Korean spy confusion

Hunt, a South Korean film directed by Lee Jung-jae, the actor who played Seong Gi-hun, the main protagonist in Squid Games, had its world premiere at the Cannes Film Festival. 

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It is not in competition for any award, but is part of the festival’s official selection. It should not have been. But the high-brow Cannes Film Festival often rolls out the red carpet for some commercial biggies in the hope that they will draw crowds and the TikTok generation. And this year, as the festival celebrates its 75th anniversary, six-year-old TikTok is its official partner. Which means that the partner needs “content” to upload, and art-house classics aren’t going to cut it. Thus Hunt, with the Squid Games calling card.

Tickets were hard to come by for the late-night screening of Hunt. At the appointed hour, people rushed, but about half-an-hour into the film many began to rush out. 

Hunt doesn’t have a story, it has a situation which demands a lot of chasing, crashing and slashing. 

The South Korean President is not a good guy, and some people are out to assassinate him. This is a matter of national security and  American concern. So two men – the head of South Korean internal and external security – are engaged in protecting the Prez and finding the assassins.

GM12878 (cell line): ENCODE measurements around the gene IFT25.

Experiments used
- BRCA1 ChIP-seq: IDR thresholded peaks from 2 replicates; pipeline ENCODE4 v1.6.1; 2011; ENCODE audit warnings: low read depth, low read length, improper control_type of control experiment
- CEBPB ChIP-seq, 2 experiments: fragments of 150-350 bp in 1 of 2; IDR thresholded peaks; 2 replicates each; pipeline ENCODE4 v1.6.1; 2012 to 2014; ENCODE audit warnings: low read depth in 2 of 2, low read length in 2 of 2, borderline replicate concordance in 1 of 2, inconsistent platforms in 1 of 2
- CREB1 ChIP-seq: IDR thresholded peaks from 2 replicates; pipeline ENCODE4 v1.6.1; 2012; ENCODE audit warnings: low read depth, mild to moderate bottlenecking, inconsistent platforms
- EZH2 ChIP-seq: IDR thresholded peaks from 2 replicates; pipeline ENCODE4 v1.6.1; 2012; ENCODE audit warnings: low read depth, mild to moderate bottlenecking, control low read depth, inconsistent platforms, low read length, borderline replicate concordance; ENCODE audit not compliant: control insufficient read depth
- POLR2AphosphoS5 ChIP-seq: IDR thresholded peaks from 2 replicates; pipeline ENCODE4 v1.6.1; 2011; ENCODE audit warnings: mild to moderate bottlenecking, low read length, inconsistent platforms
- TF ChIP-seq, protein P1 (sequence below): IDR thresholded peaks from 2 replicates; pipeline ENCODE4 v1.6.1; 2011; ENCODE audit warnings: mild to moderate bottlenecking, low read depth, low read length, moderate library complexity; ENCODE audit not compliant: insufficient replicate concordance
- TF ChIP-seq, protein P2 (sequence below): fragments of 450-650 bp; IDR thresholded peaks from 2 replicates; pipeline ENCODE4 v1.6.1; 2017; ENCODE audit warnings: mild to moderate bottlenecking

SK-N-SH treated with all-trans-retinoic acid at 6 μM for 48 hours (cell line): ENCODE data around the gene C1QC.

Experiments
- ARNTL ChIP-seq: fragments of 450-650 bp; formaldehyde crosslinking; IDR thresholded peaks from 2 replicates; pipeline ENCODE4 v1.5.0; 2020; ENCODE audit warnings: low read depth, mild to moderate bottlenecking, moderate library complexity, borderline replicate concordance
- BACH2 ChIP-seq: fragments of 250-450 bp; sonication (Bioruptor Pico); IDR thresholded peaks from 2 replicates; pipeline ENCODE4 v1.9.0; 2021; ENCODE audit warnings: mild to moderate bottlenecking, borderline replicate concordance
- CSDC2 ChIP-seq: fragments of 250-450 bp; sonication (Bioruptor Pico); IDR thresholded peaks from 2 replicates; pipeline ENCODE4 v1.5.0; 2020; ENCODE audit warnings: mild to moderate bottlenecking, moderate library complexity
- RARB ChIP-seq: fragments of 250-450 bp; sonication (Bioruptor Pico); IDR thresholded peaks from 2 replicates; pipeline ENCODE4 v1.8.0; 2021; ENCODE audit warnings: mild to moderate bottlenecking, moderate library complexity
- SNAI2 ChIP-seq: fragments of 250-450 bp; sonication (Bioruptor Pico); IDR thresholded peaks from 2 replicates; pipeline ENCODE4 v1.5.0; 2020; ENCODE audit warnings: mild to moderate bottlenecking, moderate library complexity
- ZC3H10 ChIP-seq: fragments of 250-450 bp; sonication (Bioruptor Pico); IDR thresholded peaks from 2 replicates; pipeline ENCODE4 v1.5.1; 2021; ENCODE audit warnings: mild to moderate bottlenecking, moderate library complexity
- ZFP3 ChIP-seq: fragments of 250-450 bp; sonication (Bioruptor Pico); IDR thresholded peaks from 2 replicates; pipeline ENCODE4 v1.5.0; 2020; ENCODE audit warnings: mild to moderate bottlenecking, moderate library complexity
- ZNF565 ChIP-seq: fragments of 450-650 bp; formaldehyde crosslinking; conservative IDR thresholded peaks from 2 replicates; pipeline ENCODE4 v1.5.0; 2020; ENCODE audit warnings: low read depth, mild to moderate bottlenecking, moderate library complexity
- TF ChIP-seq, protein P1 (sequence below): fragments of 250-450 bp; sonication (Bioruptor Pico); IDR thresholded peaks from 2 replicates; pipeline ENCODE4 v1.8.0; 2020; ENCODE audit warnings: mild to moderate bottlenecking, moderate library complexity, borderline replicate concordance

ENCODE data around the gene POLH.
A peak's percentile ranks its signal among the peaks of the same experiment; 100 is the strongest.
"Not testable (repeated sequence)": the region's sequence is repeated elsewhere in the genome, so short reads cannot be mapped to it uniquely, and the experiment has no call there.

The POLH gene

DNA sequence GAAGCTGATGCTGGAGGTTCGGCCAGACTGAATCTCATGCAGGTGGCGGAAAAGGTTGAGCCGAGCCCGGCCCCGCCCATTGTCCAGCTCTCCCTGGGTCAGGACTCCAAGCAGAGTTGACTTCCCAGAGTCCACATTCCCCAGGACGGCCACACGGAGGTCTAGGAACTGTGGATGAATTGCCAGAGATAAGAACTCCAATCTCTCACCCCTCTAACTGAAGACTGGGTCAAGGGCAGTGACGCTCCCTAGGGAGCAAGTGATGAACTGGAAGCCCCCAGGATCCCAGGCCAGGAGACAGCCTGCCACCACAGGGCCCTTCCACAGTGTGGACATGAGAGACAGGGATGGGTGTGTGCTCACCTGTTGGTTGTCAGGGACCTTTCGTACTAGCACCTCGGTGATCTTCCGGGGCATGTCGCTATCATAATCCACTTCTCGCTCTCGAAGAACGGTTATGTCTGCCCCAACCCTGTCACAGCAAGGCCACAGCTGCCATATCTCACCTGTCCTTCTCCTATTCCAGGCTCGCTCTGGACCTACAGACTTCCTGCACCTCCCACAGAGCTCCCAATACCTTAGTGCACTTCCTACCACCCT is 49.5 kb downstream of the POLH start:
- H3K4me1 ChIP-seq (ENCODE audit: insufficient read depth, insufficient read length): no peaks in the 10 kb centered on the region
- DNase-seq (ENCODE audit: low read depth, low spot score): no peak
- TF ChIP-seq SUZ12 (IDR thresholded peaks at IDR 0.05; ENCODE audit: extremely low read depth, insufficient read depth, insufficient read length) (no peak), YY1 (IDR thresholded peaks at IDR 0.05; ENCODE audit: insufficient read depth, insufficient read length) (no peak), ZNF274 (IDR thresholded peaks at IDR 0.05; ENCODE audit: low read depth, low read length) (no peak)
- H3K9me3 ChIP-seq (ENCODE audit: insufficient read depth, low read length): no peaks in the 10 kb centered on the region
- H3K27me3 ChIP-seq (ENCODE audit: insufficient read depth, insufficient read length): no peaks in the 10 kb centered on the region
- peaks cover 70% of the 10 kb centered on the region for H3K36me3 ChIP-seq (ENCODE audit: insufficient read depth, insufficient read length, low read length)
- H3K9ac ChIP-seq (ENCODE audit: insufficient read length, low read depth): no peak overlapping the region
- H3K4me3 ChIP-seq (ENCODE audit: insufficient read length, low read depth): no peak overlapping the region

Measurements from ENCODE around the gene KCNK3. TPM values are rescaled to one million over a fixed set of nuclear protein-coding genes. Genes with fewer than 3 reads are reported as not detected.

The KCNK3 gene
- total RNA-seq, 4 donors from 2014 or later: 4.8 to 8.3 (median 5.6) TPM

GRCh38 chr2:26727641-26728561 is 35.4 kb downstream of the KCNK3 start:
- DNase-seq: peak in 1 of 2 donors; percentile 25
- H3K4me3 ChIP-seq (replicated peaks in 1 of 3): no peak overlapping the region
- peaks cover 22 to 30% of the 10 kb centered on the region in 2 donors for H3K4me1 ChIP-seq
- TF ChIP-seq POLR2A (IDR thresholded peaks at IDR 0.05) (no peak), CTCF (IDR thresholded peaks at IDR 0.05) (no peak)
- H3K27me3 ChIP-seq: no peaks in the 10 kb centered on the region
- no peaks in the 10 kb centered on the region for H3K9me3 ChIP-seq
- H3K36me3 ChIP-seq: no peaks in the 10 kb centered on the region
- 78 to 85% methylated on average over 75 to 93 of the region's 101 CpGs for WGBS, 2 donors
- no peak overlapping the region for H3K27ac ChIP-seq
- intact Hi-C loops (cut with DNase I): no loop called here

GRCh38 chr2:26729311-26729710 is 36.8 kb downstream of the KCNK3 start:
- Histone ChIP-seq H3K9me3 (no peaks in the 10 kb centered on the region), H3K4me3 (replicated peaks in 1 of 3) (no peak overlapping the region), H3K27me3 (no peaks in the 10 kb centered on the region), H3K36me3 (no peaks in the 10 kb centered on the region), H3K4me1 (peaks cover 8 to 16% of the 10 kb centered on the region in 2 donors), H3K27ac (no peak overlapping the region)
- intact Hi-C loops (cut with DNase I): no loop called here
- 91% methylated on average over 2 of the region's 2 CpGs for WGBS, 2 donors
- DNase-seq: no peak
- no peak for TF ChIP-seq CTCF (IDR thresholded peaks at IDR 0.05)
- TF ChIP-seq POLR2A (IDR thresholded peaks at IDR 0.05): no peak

This hunt for the killers and conspirators is a sequence of car crashes, shootouts, police torture, and many shooting and shouting sessions.

There is a long list of suspects, including pro-democracy protesters, North Korean spies, communist sympathizers and generally everybody barring the President. 

Hunt gets so convoluted that at one point I was praying for a PPT presentation explaining who is who and what they do.

There used to be a time when the audience at Cannes was brutally honest. If they didn’t like a film, they booed loudly and proudly. And if they liked a film, they declared their love with long-standing ovations. 

At 22 minutes, Pan’s Labyrinth, the 2006 Spanish-Mexican fantasy film by Guillermo del Toro, holds the record for receiving the longest standing ovation.

And one of the films that remains top in the Cannes hall of shame is Vincent Gallo’s horrible, exploitative road movie, The Brown Bunny. It was booed with intense rage and passion. Hunt is not in that league. It’s too dull to even elicit a boo.